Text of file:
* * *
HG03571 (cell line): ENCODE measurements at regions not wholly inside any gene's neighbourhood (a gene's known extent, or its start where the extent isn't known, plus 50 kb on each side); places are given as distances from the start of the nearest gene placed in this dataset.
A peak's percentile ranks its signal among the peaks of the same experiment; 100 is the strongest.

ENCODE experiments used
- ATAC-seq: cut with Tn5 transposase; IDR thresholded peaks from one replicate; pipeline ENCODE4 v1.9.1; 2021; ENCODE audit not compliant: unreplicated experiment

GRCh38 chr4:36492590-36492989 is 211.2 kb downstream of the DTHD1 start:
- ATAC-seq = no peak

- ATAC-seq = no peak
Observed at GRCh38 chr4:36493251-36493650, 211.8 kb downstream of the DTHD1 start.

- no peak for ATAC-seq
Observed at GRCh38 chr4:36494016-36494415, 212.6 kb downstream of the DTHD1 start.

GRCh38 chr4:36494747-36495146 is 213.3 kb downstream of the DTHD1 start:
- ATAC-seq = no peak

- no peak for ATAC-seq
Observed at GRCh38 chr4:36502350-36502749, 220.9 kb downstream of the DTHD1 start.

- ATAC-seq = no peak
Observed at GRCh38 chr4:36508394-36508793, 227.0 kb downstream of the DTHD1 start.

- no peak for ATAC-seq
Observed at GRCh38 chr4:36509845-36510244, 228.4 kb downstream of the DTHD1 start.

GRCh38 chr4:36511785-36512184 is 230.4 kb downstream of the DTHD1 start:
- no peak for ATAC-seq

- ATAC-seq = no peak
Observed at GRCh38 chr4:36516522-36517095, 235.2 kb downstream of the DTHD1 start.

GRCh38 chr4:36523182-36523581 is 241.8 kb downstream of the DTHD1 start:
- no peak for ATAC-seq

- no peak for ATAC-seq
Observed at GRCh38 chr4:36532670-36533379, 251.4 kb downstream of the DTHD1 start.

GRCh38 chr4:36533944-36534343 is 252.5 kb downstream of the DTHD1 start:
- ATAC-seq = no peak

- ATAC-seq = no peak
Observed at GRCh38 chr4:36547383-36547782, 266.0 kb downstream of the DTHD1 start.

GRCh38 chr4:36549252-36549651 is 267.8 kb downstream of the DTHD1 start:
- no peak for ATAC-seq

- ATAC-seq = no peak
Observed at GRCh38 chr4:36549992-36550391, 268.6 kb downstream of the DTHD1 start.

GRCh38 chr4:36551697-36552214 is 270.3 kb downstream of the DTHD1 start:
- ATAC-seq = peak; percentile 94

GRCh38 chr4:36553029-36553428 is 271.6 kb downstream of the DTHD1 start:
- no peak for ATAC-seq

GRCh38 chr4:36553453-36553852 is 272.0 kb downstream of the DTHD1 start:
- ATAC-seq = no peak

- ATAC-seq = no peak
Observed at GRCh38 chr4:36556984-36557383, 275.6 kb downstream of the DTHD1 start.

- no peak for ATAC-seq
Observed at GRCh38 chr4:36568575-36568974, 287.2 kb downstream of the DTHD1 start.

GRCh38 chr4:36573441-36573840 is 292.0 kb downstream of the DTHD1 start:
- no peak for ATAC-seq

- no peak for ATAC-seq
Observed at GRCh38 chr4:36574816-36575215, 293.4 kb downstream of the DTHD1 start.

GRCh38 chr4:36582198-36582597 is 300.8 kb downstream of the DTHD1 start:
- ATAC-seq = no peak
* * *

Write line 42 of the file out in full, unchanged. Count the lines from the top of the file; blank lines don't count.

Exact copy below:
Observed at GRCh38 chr4:36556984-36557383, 275.6 kb downstream of the DTHD1 start.